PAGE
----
> Essentially, it's a charge in gold that can also be
> paid in time/effort. I think the best kinds of charges are actually
> done this way: nominally charged with one resource but payable by
> another if the player wants. Another example of a cash/time tradeoff
> might be equipment damage, if a mud actually let players repair their
> own stuff. If your armor gets busted, you can fix it up yourself
> (assuming you've paid the skill points to learn how, another
> tradeoff), or you can spend the money to get it repaired faster. 

Yeah, although I don't really want to let them trade drugery for money.
(Many people do that all day long, they call it their job.)  Certainly a
repair skill is good (you can even charge other players to repair their
stuff), but I don't want players having a choice between paying some money
or sitting around for fifteen minutes watching their player repair
something.  This seems to favor people with more time on their hands, or
people that run bots; and aside from that, I'd like things to be set up so
that you never have to sit around doing nothing if you don't want to.

> > One good thing about mantinence costs, however, is that they tend to keep
> > the money flowing.  I like the idea of maintaining some sort of global
> > value for how much money is in the game world and limiting how much new
> > money is created based on that, but it seems to me that in a very short
> > time you will have several very, very rich players and the rest will be as
> > poor as dirt.  Ideally a good economy keeps the money moving, even for the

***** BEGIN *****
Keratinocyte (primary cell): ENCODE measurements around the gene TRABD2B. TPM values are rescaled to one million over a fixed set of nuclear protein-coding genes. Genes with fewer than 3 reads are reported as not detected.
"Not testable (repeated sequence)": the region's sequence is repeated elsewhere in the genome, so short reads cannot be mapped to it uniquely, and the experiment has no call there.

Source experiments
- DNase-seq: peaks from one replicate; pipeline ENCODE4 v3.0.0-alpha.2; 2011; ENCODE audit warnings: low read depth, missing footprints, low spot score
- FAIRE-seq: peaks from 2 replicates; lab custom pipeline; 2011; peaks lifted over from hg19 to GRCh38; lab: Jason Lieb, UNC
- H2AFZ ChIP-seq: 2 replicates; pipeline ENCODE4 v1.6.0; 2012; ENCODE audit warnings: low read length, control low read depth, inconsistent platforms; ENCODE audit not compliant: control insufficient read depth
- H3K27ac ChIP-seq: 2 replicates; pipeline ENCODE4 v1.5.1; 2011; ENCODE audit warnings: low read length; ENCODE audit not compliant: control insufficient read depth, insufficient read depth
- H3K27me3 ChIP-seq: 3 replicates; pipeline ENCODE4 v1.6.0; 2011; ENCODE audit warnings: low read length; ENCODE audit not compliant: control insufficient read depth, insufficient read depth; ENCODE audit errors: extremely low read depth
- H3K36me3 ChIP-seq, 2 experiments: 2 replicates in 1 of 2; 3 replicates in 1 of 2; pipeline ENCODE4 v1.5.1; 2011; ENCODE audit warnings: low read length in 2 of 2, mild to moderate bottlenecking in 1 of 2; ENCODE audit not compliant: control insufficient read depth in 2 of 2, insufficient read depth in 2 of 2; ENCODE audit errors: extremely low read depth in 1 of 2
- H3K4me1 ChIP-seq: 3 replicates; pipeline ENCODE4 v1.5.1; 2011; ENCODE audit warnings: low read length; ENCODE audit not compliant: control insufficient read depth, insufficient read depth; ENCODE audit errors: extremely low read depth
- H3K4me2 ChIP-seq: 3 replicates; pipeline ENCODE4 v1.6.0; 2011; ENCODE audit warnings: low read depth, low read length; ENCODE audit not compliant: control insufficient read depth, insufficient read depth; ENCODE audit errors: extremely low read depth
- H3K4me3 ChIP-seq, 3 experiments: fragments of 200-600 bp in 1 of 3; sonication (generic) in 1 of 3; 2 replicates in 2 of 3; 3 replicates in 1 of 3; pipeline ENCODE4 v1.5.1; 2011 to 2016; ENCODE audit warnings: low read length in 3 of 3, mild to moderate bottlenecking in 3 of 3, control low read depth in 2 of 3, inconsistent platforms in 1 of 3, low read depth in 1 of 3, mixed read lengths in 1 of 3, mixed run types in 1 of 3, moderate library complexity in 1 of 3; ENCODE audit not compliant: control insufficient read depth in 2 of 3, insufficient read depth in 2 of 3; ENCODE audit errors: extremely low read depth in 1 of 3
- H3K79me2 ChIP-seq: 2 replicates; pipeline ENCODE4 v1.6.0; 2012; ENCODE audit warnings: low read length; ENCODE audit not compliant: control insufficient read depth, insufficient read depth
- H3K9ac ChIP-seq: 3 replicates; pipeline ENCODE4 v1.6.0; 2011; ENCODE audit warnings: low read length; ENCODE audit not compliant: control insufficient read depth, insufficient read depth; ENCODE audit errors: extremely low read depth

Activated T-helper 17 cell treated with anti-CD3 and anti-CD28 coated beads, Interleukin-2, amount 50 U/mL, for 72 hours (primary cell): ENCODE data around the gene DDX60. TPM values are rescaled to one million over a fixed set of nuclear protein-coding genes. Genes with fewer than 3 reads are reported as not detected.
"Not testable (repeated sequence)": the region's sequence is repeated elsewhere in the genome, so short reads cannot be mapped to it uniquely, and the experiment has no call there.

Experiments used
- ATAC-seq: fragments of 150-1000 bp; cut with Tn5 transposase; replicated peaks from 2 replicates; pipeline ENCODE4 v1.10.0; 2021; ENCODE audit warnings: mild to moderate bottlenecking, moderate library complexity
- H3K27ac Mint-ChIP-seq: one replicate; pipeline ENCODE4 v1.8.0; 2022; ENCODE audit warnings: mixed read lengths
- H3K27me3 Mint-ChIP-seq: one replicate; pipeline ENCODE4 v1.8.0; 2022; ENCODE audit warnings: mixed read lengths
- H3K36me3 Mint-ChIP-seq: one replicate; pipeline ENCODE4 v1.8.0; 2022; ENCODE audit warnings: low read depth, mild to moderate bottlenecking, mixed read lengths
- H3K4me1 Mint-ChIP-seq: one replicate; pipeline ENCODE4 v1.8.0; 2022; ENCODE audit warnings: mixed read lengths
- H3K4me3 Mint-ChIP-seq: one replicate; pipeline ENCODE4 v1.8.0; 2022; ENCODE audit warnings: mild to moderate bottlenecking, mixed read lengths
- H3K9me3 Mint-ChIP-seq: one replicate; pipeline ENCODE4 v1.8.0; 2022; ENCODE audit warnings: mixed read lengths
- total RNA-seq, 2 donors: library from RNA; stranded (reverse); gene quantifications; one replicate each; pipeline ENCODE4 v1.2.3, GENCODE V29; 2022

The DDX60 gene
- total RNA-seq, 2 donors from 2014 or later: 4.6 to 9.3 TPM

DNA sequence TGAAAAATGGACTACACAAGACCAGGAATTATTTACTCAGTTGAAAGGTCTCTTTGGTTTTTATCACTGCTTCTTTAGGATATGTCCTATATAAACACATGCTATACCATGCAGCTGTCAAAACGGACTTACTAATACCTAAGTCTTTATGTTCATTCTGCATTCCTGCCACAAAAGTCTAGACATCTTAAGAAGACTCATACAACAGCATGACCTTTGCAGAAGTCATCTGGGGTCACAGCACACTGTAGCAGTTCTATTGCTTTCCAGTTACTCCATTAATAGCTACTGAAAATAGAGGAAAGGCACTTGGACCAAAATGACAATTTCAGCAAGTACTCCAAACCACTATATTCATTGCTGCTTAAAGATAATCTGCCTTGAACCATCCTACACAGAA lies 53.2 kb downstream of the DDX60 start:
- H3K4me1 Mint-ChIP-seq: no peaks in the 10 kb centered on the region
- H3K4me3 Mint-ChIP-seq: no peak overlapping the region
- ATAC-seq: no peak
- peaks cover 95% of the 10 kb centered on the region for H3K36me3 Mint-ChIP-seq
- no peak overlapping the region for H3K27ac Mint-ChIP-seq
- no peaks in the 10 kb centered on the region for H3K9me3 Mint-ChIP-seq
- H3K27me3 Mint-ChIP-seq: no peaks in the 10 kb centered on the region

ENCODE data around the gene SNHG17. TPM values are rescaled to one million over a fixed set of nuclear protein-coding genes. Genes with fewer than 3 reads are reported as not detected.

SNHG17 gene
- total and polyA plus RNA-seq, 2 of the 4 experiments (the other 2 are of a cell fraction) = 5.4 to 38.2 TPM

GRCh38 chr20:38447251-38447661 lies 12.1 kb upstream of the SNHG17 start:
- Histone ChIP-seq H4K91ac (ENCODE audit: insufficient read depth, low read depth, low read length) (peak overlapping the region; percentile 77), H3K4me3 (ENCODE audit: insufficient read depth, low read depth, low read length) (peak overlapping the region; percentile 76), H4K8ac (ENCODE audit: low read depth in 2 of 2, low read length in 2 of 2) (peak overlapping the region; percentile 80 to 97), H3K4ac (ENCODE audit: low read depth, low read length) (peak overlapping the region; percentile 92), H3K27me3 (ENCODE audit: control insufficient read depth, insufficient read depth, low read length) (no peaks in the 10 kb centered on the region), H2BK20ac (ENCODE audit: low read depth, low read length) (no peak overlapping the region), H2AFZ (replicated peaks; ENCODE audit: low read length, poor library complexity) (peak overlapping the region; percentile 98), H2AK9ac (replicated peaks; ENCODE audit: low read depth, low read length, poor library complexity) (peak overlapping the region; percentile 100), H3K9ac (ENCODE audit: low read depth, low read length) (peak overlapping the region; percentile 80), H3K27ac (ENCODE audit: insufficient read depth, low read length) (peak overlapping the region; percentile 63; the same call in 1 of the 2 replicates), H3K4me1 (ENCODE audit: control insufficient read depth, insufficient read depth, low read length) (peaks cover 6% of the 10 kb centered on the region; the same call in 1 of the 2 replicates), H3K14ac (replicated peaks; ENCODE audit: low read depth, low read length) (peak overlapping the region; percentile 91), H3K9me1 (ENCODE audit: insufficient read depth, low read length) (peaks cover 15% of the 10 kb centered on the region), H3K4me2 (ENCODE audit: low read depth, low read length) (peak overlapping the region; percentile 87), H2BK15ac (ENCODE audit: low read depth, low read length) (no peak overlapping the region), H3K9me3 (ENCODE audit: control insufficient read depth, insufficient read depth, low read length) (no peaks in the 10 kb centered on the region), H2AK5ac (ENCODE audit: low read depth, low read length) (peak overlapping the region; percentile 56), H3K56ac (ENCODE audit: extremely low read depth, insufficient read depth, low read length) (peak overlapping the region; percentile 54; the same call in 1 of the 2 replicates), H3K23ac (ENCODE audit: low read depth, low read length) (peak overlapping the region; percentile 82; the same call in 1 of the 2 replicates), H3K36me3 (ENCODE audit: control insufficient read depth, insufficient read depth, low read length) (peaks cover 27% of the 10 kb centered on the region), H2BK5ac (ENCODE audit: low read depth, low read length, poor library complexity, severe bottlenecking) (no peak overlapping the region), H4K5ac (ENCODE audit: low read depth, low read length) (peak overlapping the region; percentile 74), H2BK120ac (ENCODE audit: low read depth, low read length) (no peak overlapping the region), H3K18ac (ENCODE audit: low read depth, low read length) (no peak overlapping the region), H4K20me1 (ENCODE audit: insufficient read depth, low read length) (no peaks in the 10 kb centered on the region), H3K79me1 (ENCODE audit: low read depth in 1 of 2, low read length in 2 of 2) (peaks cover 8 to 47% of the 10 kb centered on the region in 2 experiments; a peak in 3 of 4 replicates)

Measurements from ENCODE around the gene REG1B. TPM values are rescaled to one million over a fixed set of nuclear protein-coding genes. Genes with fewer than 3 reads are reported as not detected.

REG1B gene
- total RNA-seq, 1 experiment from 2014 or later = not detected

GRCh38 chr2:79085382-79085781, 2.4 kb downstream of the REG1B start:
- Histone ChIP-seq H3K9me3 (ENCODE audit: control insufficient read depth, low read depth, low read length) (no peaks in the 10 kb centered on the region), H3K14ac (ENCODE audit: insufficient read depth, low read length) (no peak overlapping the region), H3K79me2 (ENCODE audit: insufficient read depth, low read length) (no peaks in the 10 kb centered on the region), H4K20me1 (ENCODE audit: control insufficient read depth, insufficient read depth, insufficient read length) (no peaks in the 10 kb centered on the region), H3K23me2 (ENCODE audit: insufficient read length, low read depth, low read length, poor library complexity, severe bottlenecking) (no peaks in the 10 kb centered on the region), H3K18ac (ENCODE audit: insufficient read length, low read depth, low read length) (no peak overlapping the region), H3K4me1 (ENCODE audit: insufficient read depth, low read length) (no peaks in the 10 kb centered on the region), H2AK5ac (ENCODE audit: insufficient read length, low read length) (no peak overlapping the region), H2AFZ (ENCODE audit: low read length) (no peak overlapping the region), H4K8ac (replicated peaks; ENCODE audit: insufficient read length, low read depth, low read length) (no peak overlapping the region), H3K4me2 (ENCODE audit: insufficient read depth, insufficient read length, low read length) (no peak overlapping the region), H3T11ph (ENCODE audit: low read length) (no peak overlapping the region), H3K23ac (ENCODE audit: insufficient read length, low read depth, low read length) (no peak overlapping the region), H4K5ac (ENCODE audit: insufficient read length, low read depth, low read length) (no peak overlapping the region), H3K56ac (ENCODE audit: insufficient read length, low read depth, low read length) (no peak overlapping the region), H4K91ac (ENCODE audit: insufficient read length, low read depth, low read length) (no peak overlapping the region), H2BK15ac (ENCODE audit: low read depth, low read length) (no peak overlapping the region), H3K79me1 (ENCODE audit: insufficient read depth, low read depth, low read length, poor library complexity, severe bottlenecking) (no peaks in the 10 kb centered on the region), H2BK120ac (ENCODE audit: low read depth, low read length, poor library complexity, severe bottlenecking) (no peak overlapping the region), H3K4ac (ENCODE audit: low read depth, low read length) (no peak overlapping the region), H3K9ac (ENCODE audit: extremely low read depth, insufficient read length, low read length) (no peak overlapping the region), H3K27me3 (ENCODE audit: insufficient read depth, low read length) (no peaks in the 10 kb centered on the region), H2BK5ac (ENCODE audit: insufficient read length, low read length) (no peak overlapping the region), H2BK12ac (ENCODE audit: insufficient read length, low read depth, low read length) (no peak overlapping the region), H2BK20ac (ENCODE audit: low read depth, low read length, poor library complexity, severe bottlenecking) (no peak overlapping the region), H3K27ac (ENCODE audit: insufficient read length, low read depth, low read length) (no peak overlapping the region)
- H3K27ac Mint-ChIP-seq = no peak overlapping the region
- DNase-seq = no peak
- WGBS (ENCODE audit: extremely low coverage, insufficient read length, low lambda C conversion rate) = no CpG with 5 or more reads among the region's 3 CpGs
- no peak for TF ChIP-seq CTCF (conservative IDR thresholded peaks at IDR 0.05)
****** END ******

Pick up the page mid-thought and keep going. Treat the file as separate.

> > richest players; that is, a rich player is someone who can constantly get
> > more money, rather than someone who has heaps of treasure stashed away
> > somewhere.
> 
> Yeah. Also, I like the concept of different levels of wealth. Ideally,
> at the start, you're scrabbling for enough coppers to buy a meal once
> in a while. Eventually you amass enough wealth that meals aren't a
> problem anymore, so you don't have to worry about them (maybe you buy
> a meal ticket at the local inn). Now your main worry is, say, rent
> (before you were so poor you were sleeping outside most of the time,
> so rent wasn't even an issue). Eventually you accumulate enough money
> to buy a house. Now you're no longer paying money for rent, but
> you're, say, running for lord (is lord an elected position? hmm.) and
> you have to pay money for campaign advertising. Once you get elected,
> that drain stops, but you have to figure out how to pay the castle
> guards. And so on.  

Definitely.  This is another area that the rogue games shine in.  Early on
you're worried about having enough torches, having enough food, and
avoiding traps in the floor.  Later on you've got a permenant light source
(a glowing sword or whatever), items that grant slow digestion or spells
that full your stomach, objects or spells that detect and destroy any
traps on the same screen as your character, and so forth - but now you're
worried about having the right kind of magic resistances, the right
balance of stat-gain items, and trying to get better detection devices to
allow you to see creatures from further away.  Towards the end of the game
you get armor that gives all the resistances you need, your stats all get
maxed out by potions, and you have ESP and clairvoyance that allows you to
see everything at all times.  Now you're only worried about defeating the
final enemy.  The game changes drastically as you progress - old worries
go away and new, more 'impressive' ones, arise.

This is definitely a good idea, but it's hard to stage in a non-linear,
multiplayer world like a mud.  If glowing swords are availible, then
newbies will end up getting their hands on them right away and the need to
worry about lightsources has essentially disappeared from the game.

> Ideally characters will always have to be paying money for something,
> but it'll be a *different* something each time, and once they get to a
> new wealth level, they no longer have to worry about their old
> expenditures. I haven't played anywhere that had this, but it seems
> like it would help get rid of that feeling of "running as fast as you
> can to stay in the same place."

Agreed.  I'm trying to figure out exactly what those things should be.

Adam